Add these up for your store, and do not use the best-case numbers, because they all count. If your number is six days or greater, then you are a perfect candidate for work ow. Before implementing workflow, dealers average 10 days or higher, and burn an extra week of prime selling time. And, if you are not measuring your time-to-market, it is likely that holding costs are cutting deep into your profitability.

...Read the full article on Autosuccessonline>

A Time-to-Market Culture Requires Data-Driven Recon Processes and People

In our first of three articles discussing how to drive time and cost wastes out of the reconditioning process, we took a look at how lean manufacturing workflow principles when applied to automotive reconditioning, improves outcomes.

That article outlined the fundamental processes for how to move from a traditional manual approach to a data-driven Time-to-Market workflow model. My article in this issue describes how two dealers instituted this model to drive down recon cycle days, reducing recon holding costs, and getting vehicles frontline ready faster.  

While the retail used car business model has evolved to a data-driven model for stocking, pricing and merchandising, reconditioning has not kept pace.  In other words, recon has for the most part, remained a process managed manually using spreadsheets, whiteboards or other means to track and manage the work to be performed on each car. 

That recon has remained so manually intensive is somewhat counterintuitive, as most of fixed operations has been a numbers-driven profit center for years. GM’s and Fixed Operations managers have generally considered recon a cost center and not as essential to business success as service and parts.

Using reconditioning workflow to solve many dealership headaches

Getting your cars through reconditioning and PDI is only the halfway mark to "sale complete" and ends when the "funded" deal is sent to accounting. Both recon/PDI and deal-flow are perfect candidates for workflow technology, but with different sets of rules and users. The need for speed and efficiency is ever more critical in deal-flow, because now your customer experience is at risk.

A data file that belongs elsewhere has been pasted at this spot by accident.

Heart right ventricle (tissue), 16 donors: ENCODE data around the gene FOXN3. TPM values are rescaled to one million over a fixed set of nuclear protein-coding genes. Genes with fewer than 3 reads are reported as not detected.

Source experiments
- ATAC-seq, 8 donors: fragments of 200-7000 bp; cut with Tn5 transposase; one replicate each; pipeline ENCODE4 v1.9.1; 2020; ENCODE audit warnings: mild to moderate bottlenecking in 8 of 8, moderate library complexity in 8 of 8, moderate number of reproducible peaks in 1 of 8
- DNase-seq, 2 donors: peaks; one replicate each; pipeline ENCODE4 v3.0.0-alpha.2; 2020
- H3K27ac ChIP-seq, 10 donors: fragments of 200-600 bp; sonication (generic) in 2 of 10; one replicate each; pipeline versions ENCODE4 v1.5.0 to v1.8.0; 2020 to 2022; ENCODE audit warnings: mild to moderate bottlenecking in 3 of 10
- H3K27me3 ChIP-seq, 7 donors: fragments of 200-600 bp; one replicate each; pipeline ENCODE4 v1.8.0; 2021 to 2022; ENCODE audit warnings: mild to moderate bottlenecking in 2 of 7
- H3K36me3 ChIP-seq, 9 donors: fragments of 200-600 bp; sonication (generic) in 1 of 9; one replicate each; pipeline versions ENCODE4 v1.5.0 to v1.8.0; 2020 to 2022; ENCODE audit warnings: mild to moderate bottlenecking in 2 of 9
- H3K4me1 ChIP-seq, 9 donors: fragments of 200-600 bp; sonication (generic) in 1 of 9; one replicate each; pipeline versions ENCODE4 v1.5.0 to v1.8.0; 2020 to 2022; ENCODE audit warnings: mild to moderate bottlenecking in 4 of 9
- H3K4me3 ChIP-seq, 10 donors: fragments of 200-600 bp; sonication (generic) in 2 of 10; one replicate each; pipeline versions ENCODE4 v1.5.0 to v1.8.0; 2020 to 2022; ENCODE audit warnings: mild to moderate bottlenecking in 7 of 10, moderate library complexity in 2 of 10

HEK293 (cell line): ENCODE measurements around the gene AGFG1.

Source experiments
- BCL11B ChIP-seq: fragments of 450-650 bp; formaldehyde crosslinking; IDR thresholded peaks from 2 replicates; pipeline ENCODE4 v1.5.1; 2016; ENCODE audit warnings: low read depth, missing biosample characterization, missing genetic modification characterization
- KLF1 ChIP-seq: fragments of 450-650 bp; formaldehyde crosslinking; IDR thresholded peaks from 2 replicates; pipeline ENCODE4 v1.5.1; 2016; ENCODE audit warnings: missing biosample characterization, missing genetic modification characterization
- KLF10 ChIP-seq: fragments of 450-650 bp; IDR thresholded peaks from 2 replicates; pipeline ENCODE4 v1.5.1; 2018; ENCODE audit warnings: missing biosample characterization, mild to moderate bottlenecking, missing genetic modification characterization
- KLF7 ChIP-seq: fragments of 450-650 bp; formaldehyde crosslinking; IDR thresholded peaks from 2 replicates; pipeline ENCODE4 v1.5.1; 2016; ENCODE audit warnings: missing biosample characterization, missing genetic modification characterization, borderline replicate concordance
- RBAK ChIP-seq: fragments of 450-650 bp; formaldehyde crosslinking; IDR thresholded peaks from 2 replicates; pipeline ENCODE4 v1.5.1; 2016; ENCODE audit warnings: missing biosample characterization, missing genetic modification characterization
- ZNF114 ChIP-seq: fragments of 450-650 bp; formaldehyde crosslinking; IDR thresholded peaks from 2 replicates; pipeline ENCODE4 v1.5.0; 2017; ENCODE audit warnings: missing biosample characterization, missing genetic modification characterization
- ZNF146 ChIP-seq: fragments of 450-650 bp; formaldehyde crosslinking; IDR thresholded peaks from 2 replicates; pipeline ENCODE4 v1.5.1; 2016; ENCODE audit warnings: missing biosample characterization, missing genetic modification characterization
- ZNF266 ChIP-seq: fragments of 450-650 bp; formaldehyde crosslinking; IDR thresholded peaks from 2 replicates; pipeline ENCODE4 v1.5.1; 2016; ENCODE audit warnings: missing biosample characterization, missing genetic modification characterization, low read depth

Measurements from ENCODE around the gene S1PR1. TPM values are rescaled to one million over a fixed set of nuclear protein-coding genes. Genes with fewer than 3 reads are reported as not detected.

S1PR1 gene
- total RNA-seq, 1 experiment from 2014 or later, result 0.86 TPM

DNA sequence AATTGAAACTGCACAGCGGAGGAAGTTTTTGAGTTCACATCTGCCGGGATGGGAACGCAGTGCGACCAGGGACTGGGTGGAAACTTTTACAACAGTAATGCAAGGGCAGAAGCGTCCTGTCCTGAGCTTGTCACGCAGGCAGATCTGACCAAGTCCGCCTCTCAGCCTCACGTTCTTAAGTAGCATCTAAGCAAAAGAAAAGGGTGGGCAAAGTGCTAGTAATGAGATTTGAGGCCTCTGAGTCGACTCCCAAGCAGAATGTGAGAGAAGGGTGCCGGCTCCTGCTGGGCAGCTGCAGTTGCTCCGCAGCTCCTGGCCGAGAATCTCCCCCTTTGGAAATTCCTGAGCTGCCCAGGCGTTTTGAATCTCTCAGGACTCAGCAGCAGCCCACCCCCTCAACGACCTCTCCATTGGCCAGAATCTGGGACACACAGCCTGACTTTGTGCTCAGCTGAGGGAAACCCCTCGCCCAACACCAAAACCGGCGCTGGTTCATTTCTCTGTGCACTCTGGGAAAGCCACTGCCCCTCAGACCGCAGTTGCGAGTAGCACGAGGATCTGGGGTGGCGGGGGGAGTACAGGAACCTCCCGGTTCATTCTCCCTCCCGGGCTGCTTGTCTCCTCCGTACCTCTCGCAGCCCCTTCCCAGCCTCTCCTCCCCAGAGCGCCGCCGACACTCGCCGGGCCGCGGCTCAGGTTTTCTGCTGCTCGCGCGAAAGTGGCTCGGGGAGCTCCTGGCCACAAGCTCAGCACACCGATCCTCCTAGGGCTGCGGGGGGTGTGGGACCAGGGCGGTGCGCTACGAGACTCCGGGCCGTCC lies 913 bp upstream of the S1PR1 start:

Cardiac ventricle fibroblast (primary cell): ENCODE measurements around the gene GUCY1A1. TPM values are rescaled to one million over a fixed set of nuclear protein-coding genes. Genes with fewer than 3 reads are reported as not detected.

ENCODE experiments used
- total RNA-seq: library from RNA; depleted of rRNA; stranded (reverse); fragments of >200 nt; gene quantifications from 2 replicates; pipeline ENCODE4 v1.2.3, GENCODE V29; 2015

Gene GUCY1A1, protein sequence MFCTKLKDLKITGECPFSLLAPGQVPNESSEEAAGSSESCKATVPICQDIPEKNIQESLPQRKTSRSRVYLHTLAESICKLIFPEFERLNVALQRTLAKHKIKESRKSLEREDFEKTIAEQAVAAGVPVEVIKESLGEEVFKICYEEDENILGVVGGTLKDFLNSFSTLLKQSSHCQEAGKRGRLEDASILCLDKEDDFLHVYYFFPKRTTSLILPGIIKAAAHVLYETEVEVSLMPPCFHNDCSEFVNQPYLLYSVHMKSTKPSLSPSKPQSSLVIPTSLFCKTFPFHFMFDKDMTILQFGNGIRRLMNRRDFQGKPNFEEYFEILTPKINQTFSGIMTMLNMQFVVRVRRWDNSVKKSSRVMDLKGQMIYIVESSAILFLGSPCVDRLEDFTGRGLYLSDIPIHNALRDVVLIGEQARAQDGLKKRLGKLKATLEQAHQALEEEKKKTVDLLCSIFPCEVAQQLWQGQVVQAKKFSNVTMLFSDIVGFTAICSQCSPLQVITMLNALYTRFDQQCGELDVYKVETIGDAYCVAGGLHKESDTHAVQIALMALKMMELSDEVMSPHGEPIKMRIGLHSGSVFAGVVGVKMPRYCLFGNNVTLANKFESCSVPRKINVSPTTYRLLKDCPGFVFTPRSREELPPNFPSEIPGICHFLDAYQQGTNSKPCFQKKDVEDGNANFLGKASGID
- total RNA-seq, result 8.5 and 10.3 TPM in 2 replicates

In recon, the stock number is the critical key, but when vehicles advance from recon/PDI to deal-flow, the deal number becomes the key. This allows for an alternate vehicle to be swapped into a working deal, which is needed if the desired car is sold to another customer before the deal is complete. The included chart shows how a workflow application allows this to happen and how the two are connected.

DePaula Chevrolet in Albany, New York, started using workflow to measure and manage their recon time-to-market 36 months ago, and now have their processes dialed to have their used cars, trades and auction purchases on the frontline in 48 hours. While recon was working like clockwork, their deal-flow was still being handled the old way, using logs and paper. Paul Lynch who heads the dealership's sales operations, decided to also configure a second workflow to manage deal-flow.

Read more on Autosuccessonline >

Lean Manufacturing Processes can Modernize reconditioning

Published inside Fixed Ops Magazine Jan/Feb 2016

An exercise to optimize the customer experience.

This is the first installment of a three-part series that addresses reconditioning Time-To-Market, or TTM — a key performance indicator for more successful used car operations.